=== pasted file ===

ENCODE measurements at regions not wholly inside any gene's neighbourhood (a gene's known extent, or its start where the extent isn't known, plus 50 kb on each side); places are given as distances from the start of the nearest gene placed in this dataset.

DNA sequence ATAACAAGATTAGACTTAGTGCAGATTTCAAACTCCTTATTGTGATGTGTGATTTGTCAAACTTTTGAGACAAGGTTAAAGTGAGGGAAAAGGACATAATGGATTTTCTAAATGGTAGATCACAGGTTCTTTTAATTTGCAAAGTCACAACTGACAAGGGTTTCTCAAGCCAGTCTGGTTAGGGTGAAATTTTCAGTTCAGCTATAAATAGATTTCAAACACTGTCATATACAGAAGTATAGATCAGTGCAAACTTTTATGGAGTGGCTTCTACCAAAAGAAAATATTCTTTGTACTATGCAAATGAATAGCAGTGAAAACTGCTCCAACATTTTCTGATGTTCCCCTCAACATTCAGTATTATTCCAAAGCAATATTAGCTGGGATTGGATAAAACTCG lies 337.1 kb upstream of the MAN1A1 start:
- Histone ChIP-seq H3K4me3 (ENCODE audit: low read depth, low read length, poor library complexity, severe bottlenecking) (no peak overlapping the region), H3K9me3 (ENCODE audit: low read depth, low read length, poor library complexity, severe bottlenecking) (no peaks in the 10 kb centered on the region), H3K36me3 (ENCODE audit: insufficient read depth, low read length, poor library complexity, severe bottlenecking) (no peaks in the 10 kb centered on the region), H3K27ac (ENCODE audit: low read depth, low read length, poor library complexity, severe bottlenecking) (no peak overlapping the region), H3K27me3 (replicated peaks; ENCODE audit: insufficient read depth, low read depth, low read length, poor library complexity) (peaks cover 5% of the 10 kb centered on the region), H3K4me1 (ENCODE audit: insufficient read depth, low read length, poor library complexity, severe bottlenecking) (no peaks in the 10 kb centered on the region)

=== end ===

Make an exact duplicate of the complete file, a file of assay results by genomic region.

ENCODE measurements at regions not wholly inside any gene's neighbourhood (a gene's known extent, or its start where the extent isn't known, plus 50 kb on each side); places are given as distances from the start of the nearest gene placed in this dataset.

DNA sequence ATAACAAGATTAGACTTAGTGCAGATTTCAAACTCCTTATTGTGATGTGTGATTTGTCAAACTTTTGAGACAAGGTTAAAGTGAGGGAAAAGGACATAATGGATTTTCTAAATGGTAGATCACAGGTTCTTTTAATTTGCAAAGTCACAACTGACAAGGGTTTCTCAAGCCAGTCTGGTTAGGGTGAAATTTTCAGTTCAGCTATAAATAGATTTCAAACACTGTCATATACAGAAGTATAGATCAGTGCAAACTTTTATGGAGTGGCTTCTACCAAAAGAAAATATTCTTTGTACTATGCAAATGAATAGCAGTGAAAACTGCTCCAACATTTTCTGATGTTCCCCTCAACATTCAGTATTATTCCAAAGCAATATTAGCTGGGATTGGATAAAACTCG lies 337.1 kb upstream of the MAN1A1 start:
- Histone ChIP-seq H3K4me3 (ENCODE audit: low read depth, low read length, poor library complexity, severe bottlenecking) (no peak overlapping the region), H3K9me3 (ENCODE audit: low read depth, low read length, poor library complexity, severe bottlenecking) (no peaks in the 10 kb centered on the region), H3K36me3 (ENCODE audit: insufficient read depth, low read length, poor library complexity, severe bottlenecking) (no peaks in the 10 kb centered on the region), H3K27ac (ENCODE audit: low read depth, low read length, poor library complexity, severe bottlenecking) (no peak overlapping the region), H3K27me3 (replicated peaks; ENCODE audit: insufficient read depth, low read depth, low read length, poor library complexity) (peaks cover 5% of the 10 kb centered on the region), H3K4me1 (ENCODE audit: insufficient read depth, low read length, poor library complexity, severe bottlenecking) (no peaks in the 10 kb centered on the region)